In order for your digital transformation to succeed, your leaders need to work on trust. That starts with honest conversations that acknowledge the real issues and provide a space for legitimate concerns to be raised. It continues with ongoing dialogue about the impact of change on competing interests and incentives. If your leaders are able to foster those conversations and build that trust, you’ll avoid many organizational defensive routines and surface barriers to change. If they don’t, you’ll eventually find yourself doing a post-mortem and talking about how the seeds of failure were sown before things even got off the ground.
- Conversations Increase Engagement
Digital transformation will require more effort and more commitment from your people than business-as-usual already does. We can argue about the definition and metrics for employee engagement as long as we want. Whichever way you look at the data, this much is clear: employees want leaders to show an interest in them – in their performance, their development, in who they are as a person. If they don’t think the organization cares about them, they won’t care about it.
After paying and treating people fairly, the most obvious way your leaders can demonstrate interest in their people is by talking to them. That absolutely means frequent conversations about performance expectations, feedback, and development. It also means an ongoing dialogue that keeps employees in the loop about what’s going on in the organization and helps them feel supported during change.
To achieve success in your digital transformation, your leaders need to build a discipline of having real conversations with their people. If they can’t do that, you can expect employees to reduce their discretionary effort or head for the door. If your leaders can increase the level of open dialogue, you can keep more people engaged and focused on the real work.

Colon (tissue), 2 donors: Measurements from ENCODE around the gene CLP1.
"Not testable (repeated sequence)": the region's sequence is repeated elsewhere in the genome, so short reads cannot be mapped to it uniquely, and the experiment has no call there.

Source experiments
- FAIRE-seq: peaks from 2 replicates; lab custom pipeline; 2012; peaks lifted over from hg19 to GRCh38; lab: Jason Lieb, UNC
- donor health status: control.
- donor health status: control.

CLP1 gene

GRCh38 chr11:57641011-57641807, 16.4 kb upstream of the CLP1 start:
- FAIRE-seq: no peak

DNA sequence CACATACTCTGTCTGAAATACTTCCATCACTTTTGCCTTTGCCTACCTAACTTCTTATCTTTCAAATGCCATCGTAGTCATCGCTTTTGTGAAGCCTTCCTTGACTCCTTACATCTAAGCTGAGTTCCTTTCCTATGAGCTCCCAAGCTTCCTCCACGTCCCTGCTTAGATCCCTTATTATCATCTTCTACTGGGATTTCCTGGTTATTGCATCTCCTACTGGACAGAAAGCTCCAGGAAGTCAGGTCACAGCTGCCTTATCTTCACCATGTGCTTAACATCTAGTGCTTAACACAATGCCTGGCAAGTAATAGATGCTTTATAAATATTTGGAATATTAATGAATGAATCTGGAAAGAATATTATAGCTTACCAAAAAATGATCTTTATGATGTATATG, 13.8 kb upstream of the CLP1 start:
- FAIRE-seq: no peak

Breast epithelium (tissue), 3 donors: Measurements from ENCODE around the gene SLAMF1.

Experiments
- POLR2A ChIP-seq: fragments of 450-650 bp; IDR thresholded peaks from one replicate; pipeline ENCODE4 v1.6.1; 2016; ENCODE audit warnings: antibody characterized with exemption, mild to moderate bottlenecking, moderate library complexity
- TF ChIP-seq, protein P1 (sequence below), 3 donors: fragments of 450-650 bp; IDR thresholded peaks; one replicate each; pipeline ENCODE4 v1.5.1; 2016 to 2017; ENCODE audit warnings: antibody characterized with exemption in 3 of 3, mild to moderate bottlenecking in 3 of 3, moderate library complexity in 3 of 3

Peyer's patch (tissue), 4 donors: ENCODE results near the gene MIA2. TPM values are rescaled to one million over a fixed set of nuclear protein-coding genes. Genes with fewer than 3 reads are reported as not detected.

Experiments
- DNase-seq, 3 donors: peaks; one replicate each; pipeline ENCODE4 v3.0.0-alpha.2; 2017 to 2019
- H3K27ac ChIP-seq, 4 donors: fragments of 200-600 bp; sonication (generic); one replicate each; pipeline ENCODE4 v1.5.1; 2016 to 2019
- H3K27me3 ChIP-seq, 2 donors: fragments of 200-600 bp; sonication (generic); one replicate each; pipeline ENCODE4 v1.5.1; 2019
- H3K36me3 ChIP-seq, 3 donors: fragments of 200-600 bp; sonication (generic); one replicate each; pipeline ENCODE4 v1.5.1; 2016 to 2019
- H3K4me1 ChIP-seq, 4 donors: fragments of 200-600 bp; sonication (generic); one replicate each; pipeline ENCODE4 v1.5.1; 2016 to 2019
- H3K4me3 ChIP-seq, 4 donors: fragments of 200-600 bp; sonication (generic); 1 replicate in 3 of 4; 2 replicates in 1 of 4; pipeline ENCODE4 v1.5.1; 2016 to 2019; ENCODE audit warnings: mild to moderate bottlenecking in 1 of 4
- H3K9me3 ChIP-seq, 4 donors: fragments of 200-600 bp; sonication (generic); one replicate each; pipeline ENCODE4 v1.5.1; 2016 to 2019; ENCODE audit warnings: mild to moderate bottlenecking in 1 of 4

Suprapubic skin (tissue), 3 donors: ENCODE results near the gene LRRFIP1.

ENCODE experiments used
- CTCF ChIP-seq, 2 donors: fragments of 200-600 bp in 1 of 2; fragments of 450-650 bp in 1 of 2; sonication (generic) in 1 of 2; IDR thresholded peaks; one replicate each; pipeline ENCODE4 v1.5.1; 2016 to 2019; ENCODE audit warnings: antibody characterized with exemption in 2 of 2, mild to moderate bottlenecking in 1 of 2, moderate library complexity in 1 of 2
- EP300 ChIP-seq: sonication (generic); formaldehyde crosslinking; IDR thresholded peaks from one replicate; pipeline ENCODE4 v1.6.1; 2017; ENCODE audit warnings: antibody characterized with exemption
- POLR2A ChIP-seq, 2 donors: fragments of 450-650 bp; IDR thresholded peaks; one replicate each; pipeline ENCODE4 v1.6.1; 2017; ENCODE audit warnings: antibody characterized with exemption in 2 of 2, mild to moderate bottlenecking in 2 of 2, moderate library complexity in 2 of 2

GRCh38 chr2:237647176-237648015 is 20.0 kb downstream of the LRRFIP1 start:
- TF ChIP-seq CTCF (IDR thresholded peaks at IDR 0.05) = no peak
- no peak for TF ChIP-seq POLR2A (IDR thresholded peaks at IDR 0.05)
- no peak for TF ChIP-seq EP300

- Conversation Skills are Critical Now More than Ever
Ironically, just as the need for effective conversations is heightened by companies’ desire for digital transformation, their leaders’ conversation skills have been weakened by reliance on technology. In her book, Reclaiming Conversation, MIT’s Sherry Turkle paints a picture of generations of people raised with digital technology and the deeply ambivalent relationship they have with live communication. While they crave human connection, many of them feel very uncomfortable with actual conversations. The more important or emotionally charged the situation, the more they find comfort in low-touch virtual channels. If asking someone to dinner feels too risky any other way than by text message, just try asking someone to transform the way they work and potentially risk their career, livelihood, or sense of professional identity. That’s a tough assignment.
But it’s not just young people. These conversations have always been tough, and we’ve always found ways to avoid having them or attempted to reduce the risk with behaviors that blunt our effectiveness. There are plenty of older leaders who hide behind emails or memos just as readily. All too often we find ourselves filling the space that should be devoted to the important discussion of real issues, with a kind of dance that looks like a conversation, but mostly consists of people saying things they don’t really believe about stuff they don’t actually care about.
The good news is that it can be changed. If we help our leaders confront the unproductive communication patterns that hold them back, they can shift their thinking. If we provide them with practical models and tools, they can adopt new behaviors. If we create opportunities to practice and reinforce their conversation skills, we can build new norms in our organizations.
The time to fix this is now. Your digital strategy will thank you.
– Sean Kennedy, SVP Learning Strategy, Cambridge Leadership Group